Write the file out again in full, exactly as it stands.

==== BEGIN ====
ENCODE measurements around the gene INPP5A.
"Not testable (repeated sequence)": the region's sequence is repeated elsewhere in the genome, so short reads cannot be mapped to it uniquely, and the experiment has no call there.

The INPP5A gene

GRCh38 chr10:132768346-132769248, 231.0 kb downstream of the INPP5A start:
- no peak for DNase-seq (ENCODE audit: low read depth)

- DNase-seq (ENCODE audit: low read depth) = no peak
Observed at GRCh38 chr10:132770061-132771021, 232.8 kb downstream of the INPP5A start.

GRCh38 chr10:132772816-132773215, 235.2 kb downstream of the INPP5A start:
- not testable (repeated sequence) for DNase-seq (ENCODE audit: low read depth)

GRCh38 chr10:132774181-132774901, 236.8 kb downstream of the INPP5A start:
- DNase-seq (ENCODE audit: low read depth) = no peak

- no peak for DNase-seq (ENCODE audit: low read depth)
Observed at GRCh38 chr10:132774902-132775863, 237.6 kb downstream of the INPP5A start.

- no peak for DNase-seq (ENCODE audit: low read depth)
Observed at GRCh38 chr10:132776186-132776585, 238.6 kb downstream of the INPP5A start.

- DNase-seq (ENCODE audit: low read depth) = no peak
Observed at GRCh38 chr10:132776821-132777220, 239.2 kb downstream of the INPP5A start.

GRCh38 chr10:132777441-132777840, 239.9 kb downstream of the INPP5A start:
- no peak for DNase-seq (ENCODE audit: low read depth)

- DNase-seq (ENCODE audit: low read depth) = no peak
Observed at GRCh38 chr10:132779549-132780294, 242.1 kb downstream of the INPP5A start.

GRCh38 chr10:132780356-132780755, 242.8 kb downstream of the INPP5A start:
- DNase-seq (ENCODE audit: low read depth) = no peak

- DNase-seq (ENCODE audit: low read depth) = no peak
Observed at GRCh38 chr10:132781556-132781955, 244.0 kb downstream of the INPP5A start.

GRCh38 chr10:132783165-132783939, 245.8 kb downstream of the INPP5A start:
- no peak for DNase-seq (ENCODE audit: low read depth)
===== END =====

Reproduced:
ENCODE measurements around the gene INPP5A.
"Not testable (repeated sequence)": the region's sequence is repeated elsewhere in the genome, so short reads cannot be mapped to it uniquely, and the experiment has no call there.

The INPP5A gene

GRCh38 chr10:132768346-132769248, 231.0 kb downstream of the INPP5A start:
- no peak for DNase-seq (ENCODE audit: low read depth)

- DNase-seq (ENCODE audit: low read depth) = no peak
Observed at GRCh38 chr10:132770061-132771021, 232.8 kb downstream of the INPP5A start.

GRCh38 chr10:132772816-132773215, 235.2 kb downstream of the INPP5A start:
- not testable (repeated sequence) for DNase-seq (ENCODE audit: low read depth)

GRCh38 chr10:132774181-132774901, 236.8 kb downstream of the INPP5A start:
- DNase-seq (ENCODE audit: low read depth) = no peak

- no peak for DNase-seq (ENCODE audit: low read depth)
Observed at GRCh38 chr10:132774902-132775863, 237.6 kb downstream of the INPP5A start.

- no peak for DNase-seq (ENCODE audit: low read depth)
Observed at GRCh38 chr10:132776186-132776585, 238.6 kb downstream of the INPP5A start.

- DNase-seq (ENCODE audit: low read depth) = no peak
Observed at GRCh38 chr10:132776821-132777220, 239.2 kb downstream of the INPP5A start.

GRCh38 chr10:132777441-132777840, 239.9 kb downstream of the INPP5A start:
- no peak for DNase-seq (ENCODE audit: low read depth)

- DNase-seq (ENCODE audit: low read depth) = no peak
Observed at GRCh38 chr10:132779549-132780294, 242.1 kb downstream of the INPP5A start.

GRCh38 chr10:132780356-132780755, 242.8 kb downstream of the INPP5A start:
- DNase-seq (ENCODE audit: low read depth) = no peak

- DNase-seq (ENCODE audit: low read depth) = no peak
Observed at GRCh38 chr10:132781556-132781955, 244.0 kb downstream of the INPP5A start.

GRCh38 chr10:132783165-132783939, 245.8 kb downstream of the INPP5A start:
- no peak for DNase-seq (ENCODE audit: low read depth)